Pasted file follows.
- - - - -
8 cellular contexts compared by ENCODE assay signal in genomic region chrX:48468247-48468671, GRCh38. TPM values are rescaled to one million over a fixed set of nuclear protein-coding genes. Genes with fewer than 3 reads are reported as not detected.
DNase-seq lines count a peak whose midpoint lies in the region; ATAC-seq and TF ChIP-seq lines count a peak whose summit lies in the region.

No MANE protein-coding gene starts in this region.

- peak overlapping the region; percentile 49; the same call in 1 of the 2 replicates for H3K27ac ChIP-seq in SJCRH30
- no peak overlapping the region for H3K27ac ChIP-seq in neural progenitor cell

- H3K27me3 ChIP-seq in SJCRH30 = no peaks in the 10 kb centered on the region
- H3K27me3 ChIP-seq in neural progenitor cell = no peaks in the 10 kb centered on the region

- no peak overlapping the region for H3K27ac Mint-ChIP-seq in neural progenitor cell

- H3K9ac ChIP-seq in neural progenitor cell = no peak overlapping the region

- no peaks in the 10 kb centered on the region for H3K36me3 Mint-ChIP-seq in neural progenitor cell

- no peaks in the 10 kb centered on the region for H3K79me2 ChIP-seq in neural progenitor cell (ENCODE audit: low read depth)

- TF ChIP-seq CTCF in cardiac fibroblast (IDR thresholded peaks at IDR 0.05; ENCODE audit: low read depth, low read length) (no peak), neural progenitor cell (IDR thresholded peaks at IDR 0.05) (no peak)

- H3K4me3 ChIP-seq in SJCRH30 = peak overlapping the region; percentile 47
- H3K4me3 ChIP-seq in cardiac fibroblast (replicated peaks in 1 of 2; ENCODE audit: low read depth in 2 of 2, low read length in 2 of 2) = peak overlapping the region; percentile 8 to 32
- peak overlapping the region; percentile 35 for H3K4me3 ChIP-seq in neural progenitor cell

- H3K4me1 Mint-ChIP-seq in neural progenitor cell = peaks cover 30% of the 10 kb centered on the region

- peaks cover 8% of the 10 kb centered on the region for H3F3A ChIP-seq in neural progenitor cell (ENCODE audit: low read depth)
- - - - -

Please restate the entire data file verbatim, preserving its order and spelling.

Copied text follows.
8 cellular contexts compared by ENCODE assay signal in genomic region chrX:48468247-48468671, GRCh38. TPM values are rescaled to one million over a fixed set of nuclear protein-coding genes. Genes with fewer than 3 reads are reported as not detected.
DNase-seq lines count a peak whose midpoint lies in the region; ATAC-seq and TF ChIP-seq lines count a peak whose summit lies in the region.

No MANE protein-coding gene starts in this region.

- peak overlapping the region; percentile 49; the same call in 1 of the 2 replicates for H3K27ac ChIP-seq in SJCRH30
- no peak overlapping the region for H3K27ac ChIP-seq in neural progenitor cell

- H3K27me3 ChIP-seq in SJCRH30 = no peaks in the 10 kb centered on the region
- H3K27me3 ChIP-seq in neural progenitor cell = no peaks in the 10 kb centered on the region

- no peak overlapping the region for H3K27ac Mint-ChIP-seq in neural progenitor cell

- H3K9ac ChIP-seq in neural progenitor cell = no peak overlapping the region

- no peaks in the 10 kb centered on the region for H3K36me3 Mint-ChIP-seq in neural progenitor cell

- no peaks in the 10 kb centered on the region for H3K79me2 ChIP-seq in neural progenitor cell (ENCODE audit: low read depth)

- TF ChIP-seq CTCF in cardiac fibroblast (IDR thresholded peaks at IDR 0.05; ENCODE audit: low read depth, low read length) (no peak), neural progenitor cell (IDR thresholded peaks at IDR 0.05) (no peak)

- H3K4me3 ChIP-seq in SJCRH30 = peak overlapping the region; percentile 47
- H3K4me3 ChIP-seq in cardiac fibroblast (replicated peaks in 1 of 2; ENCODE audit: low read depth in 2 of 2, low read length in 2 of 2) = peak overlapping the region; percentile 8 to 32
- peak overlapping the region; percentile 35 for H3K4me3 ChIP-seq in neural progenitor cell

- H3K4me1 Mint-ChIP-seq in neural progenitor cell = peaks cover 30% of the 10 kb centered on the region

- peaks cover 8% of the 10 kb centered on the region for H3F3A ChIP-seq in neural progenitor cell (ENCODE audit: low read depth)